Friday’s program, which also included discussions regarding dual enrollment and business involvement in education, took place at the Floyd County College and Career Academy.
“You have to know why you want to do this,” said Floyd County Schools Superintendent Lynn Plunkett to an overflow crowd of educators from all across the state.
She said the primary objective of Floyd County’s charter program was to best meet the needs of both its students and the local community. It was only when school leaders started working closely with the Greater Rome Chamber of Commerce in the developing the academy that Plunkett realized the real-life ramifications.
“We needed to address the needs of kids that were not staying with us,” Plunkett said about dropouts. “We certainly could not afford to put every program we have here in every high school. This is a partnership with the community. For us, having a separate charter works much, much better. They do some things out here that we don’t do in the regular school system.”
Mark Whitlock, a member of the State Charter Advisory Committee, echoed Plunkett’s sentiment.
He said that having a college and career academy allows a system to maximize its financial resources.
“We can’t afford to duplicate these programs,” Whitlock said.
He also pointed out that nonprofit status allows the school to take advantage of three funding systems — the normal public school funding, a cooperating technical school, and the local business and industry community.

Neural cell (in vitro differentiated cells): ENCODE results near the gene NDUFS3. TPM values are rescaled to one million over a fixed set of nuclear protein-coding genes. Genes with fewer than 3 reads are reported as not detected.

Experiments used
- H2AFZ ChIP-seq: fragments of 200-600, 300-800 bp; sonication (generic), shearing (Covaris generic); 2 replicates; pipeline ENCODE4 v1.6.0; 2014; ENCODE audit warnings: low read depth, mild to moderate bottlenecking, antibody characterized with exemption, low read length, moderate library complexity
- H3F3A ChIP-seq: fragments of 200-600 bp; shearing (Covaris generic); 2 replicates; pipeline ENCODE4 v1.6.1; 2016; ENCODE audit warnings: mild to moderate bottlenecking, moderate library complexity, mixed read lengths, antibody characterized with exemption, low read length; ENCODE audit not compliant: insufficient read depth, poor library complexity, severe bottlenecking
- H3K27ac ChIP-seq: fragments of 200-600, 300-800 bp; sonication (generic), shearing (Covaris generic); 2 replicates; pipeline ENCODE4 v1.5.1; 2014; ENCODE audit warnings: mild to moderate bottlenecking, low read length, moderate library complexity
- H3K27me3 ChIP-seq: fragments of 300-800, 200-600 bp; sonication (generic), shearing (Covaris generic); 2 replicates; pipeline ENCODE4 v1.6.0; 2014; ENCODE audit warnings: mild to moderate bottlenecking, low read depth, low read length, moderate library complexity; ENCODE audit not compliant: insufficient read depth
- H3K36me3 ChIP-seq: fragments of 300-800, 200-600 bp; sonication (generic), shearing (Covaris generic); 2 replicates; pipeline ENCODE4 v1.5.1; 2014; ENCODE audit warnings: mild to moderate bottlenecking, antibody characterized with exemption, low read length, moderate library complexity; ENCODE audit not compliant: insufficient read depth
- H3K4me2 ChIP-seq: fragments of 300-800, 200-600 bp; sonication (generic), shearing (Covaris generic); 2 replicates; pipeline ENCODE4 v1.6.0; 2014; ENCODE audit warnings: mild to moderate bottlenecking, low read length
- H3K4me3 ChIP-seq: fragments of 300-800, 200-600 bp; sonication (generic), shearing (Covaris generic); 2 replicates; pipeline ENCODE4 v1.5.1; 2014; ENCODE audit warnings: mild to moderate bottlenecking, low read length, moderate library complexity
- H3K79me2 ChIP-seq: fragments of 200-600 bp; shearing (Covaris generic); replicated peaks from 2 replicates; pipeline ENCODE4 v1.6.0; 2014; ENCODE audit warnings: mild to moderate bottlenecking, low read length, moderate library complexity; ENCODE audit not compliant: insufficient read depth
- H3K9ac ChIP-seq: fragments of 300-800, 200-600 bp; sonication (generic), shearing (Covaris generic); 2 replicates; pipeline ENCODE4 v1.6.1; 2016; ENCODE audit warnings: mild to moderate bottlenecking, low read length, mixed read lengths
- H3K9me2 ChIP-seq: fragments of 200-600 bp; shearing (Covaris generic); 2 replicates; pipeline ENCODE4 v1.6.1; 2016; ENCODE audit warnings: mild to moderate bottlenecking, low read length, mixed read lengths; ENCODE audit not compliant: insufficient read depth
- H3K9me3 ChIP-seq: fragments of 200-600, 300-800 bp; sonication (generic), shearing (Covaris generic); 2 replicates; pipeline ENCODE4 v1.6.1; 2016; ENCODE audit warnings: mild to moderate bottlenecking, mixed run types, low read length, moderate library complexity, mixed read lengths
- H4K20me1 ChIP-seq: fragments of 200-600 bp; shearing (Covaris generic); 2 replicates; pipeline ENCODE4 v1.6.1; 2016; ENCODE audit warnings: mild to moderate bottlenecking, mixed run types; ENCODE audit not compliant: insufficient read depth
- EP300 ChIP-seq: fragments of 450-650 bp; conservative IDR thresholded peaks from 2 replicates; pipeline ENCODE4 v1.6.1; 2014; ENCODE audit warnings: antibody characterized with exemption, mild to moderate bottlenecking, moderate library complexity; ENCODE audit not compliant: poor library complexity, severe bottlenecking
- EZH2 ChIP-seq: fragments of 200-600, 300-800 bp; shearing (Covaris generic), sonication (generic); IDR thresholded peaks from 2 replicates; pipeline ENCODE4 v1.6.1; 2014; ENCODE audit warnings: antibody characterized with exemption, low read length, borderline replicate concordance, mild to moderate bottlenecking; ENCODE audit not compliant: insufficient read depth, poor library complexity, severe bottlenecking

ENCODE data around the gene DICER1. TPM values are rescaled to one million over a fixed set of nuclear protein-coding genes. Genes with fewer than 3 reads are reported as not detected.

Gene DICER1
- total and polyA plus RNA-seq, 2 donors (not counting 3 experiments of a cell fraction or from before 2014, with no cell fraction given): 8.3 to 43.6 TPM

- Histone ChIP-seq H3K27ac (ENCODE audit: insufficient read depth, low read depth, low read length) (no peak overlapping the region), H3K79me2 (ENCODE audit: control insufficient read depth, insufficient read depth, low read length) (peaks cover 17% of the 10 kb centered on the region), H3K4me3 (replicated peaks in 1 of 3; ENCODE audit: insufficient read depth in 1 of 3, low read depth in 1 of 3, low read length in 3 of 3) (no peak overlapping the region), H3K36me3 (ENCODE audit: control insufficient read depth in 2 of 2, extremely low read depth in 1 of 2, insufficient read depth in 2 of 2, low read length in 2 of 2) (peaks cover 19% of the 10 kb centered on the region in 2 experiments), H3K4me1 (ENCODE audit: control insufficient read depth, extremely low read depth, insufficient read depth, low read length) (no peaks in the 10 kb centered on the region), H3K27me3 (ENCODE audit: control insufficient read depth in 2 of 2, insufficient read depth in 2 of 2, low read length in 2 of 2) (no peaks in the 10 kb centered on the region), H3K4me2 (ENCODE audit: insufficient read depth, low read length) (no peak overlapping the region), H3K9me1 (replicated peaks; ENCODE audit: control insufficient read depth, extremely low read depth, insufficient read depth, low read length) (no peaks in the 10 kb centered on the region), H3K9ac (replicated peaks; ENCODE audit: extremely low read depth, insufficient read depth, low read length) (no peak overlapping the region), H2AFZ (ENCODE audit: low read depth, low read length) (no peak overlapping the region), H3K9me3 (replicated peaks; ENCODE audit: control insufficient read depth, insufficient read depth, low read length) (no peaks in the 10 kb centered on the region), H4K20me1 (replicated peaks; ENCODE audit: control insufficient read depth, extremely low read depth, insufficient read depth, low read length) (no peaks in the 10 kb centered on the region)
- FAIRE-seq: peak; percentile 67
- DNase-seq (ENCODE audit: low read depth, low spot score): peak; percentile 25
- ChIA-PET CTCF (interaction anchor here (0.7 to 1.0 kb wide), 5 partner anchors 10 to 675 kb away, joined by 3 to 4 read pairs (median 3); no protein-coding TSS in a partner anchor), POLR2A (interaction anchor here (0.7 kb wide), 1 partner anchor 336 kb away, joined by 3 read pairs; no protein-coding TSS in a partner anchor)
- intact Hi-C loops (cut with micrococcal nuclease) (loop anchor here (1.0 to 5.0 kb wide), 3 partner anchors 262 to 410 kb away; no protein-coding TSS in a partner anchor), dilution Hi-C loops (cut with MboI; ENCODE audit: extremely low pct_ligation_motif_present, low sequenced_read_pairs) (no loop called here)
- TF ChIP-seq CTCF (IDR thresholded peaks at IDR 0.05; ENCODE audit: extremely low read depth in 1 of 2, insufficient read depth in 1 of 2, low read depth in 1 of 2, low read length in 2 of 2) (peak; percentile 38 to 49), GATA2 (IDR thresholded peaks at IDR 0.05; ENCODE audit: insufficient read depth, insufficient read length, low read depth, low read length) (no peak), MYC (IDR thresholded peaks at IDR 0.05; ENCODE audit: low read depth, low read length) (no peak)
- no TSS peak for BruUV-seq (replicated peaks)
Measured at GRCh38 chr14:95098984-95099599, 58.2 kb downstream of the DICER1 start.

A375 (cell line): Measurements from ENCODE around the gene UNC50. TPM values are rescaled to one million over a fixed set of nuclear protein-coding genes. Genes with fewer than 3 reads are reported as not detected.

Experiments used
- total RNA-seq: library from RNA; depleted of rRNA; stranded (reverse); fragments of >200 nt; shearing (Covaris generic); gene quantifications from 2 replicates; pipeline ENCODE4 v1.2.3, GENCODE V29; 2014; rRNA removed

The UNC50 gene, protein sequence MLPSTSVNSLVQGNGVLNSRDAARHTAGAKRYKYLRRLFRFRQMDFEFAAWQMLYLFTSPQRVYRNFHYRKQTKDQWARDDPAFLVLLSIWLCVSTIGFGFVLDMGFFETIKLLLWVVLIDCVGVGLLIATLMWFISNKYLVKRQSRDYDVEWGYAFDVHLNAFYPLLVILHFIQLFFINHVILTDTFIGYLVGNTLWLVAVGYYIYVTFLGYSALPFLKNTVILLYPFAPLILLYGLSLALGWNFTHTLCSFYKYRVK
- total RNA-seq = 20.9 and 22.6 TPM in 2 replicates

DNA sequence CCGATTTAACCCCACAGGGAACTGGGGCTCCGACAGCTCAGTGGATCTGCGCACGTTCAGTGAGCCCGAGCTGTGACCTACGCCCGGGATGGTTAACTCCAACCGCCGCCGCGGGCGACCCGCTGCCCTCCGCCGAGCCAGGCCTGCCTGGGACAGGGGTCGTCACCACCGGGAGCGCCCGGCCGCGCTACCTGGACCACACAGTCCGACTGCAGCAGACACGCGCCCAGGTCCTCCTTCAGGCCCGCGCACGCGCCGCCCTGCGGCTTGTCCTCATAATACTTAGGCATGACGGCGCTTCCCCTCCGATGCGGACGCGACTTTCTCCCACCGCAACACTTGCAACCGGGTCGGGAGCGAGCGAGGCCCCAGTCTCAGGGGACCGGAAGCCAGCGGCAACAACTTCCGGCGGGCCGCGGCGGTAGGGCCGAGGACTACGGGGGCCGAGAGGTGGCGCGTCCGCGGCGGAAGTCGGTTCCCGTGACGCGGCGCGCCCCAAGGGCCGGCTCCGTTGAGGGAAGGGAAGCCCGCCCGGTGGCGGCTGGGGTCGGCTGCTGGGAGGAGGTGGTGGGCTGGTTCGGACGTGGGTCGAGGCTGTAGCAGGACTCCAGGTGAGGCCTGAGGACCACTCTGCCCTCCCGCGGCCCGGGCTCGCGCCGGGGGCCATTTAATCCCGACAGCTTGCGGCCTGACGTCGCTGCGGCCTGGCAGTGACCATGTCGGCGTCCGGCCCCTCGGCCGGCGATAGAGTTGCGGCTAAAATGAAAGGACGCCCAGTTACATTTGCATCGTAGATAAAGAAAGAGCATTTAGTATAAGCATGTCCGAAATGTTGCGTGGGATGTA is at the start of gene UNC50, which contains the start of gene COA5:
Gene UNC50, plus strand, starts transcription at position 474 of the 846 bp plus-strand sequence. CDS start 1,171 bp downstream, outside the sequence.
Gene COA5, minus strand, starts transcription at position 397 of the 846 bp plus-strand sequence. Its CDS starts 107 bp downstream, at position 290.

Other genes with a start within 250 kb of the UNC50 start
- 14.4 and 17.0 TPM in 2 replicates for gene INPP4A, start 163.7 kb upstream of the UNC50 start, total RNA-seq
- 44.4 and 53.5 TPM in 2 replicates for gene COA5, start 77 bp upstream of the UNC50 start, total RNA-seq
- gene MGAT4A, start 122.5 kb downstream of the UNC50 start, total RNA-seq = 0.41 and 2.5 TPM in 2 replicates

King Askew, an attorney for the school system, said another huge advantage of the college and career academy is that it helps grow the self esteem of children who may not be getting it in the regular classroom.
“They’re not asked, are you smart? They’re asked, what are you smart in?” Askew said.
Sheila Caldwell, a representative of the Technical College System of Georgia, told summit participants that one of the latest goals in education is to graduate all high school students with at least six hours of college credit through dual enrollment programs.
Lisa DiPrima, a Georgia Northwestern Technical College career transition specialist, said that 530 students are dually enrolled with GNTC across the nine-county region served by GNTC.
“Every year, (GNTC President Craig McDaniel) wants to double those numbers,” DiPrima said.
“If you can get us 12 to 15 students, we’ll go in there and teach a class,” said Carol Dugger, GNTC high school initiatives coordinator, who noted that her office starts talking with students about dual enrollment when they are in middle school. “We try to talk with them about career pathways of interest.”
Caldwell said that dual enrollment programs have been particularly effective with lower income and middle class students. Dugger indicated that dual enrollment really helps families get a leg up financially when it comes to paying for college.